Journalists and activists are released from prison under Shavkat Mirzyaev’s new version of tolerance
The US Embassy in Uzbekistan welcomes the release of journalists and human rights activists jailed for political reasons by the previous president. They include Jamshid Karimov, known for his investigative reporting on illegal activities by the authorities. He has always been very active against media censorship and all forms of authoritarianism.
Bishkek (AsiaNews) – The US Embassy in Uzbekistan has welcomed the release of activists jailed for political reasons under the government of the late President Islam Karimov.
In a statement, the embassy said "These positive steps seem to foreshadow future releases and a more tolerant approach to civil society in general”; however, "we were disappointed to learn of setbacks with other activists, such as the recent detention of Elena Urlaeva and the decision to uphold Azam Farmonov’s sentence extension."
Urlaeva, a campaigner against forced labour in Uzbekistan's cotton fields, was arrested ahead of an international meeting where she was scheduled to give evidence on human rights violations.
In a video recording published online, Urlaeva said had been arrested, beaten by police and taken to a psychiatric clinic in Tashkent.
Farmonov has been in prison since 2006 on extortion charges and was sentenced in 2015 to five more years for violating prison rules.
Since he took office in early December, Uzbek President Shavkat Mirzyaev has overseen the release of several dissidents convicted under President Islam Karimov.
Among them were journalists Muhammad Bekjanov, who spent 18 years behind bars, and Jamshid Karimov (pictured), Islam Karimov's nephew who had been one of his fiercest critics.
Jamshid is the son of Arslan Karimov, Islam Karimov’s older brother. He was released from a psychiatric institution in Samarkand where he had been forcibly and secretly held since January 2012.
Starting in early 2000s, the late president’s nephew worked for various mass media outlets, including the Institute for War and Peace Reporting (IWPR), the Fergana.Ru news agency as well as Arena, an independent Uzbekistan-based website.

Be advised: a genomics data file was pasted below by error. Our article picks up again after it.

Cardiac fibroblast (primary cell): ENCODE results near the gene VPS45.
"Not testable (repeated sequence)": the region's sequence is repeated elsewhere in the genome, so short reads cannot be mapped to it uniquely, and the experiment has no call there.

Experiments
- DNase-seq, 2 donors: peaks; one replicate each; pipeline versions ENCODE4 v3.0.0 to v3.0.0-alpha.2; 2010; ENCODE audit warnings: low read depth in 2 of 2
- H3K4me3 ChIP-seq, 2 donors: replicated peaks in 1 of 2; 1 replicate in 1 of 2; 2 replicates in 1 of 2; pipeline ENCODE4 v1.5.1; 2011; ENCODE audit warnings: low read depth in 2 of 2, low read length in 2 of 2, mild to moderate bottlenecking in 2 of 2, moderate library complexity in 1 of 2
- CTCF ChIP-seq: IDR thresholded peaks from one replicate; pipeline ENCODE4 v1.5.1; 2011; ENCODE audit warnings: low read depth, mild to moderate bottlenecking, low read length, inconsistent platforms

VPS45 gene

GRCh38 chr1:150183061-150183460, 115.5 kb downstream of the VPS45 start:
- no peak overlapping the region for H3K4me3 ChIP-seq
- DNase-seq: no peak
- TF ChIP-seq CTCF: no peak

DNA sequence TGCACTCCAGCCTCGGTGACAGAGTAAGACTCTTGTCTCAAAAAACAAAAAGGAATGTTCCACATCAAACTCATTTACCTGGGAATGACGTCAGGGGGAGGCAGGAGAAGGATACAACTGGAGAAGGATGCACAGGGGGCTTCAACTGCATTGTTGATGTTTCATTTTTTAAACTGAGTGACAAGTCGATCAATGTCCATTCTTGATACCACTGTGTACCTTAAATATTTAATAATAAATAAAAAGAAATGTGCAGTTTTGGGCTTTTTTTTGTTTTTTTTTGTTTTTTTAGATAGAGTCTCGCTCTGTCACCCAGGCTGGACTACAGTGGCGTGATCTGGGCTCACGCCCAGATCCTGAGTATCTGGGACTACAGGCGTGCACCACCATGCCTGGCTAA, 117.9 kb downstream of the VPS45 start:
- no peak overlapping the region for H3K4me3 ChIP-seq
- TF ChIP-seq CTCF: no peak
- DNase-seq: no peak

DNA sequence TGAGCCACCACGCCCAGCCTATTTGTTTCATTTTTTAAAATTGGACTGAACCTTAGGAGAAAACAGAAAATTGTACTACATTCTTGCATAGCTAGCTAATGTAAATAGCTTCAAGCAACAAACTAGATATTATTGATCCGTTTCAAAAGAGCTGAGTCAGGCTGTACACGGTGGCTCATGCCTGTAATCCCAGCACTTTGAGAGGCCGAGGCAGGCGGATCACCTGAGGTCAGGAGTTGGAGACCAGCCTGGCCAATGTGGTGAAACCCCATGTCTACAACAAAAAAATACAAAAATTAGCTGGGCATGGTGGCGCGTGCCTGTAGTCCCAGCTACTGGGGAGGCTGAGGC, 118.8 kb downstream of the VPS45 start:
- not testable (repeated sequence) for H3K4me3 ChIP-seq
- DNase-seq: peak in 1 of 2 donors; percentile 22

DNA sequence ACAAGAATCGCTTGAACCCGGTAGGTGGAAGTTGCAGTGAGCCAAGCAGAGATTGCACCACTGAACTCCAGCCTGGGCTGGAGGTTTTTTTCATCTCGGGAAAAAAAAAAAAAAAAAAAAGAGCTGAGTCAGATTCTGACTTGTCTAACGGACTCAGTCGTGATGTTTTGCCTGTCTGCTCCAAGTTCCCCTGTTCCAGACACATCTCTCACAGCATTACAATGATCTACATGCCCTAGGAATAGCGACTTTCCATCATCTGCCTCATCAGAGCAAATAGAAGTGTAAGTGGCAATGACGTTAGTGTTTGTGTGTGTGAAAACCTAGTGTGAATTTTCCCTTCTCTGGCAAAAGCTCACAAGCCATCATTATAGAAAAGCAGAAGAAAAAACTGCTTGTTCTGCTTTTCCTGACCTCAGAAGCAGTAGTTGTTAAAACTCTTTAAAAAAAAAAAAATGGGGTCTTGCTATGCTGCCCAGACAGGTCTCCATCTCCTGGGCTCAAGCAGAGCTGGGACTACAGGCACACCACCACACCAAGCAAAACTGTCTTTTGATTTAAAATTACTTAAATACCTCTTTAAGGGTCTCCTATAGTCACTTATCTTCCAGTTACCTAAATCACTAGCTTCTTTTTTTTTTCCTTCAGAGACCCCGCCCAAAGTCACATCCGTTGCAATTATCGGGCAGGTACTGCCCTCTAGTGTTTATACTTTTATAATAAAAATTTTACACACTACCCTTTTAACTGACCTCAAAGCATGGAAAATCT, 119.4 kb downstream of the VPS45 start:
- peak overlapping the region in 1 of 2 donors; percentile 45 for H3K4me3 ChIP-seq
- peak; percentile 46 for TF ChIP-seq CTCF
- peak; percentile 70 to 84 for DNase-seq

As a journalist, Jamshid is known for his journalistic investigations into illegal actions by local authorities. He was very active in opposing censorship and authoritarianism at all levels.
Starting in 2004, he was subjected to numerous assaults and beatings by unidentified people as well as persecutions by local authorities. Placed under forced psychiatric treatment in mid-September 2006, he was released in November 2011 from a psychiatric institution in Samarkand.
“I have not committed any violations of laws, I am not [doing so now] and I will not [do so in future]. Committing violence, stealing or killing is not my job. I just work for mass media outlets. I am not a politician or rights advocate. I am simply Mr News. That’s all . . .”, Jamshid Karimov said in one of his most quoted statements.
In early 2012, the authorities forcibly committed him again to the Samarkand psychiatric hospital. "He was hospitalised two months after being released”, said his 19-year-old daughter, Eugenia.
“He was kept in a room with barred windows, like a prison cell. Different people are sent there, even murderers sometimes. There was no trial at all. He was summoned to the National Security Service to have a ‘talk’, but on his way there he was severely beaten by four men on the street. They knocked his tooth out, he was forced into a car and driven to the hospital.”
Dunya Mijatović, the OSCE Representative on Freedom of the Media, welcome Karimov’s release. “It is especially positive that this decision comes soon after the release of Muhammad Bekjanov and I encourage the authorities to release all imprisoned members of the media, including Yusuf Ruzimuradov, Salidzhon Abdurakhmanov and Dilmurod Said.”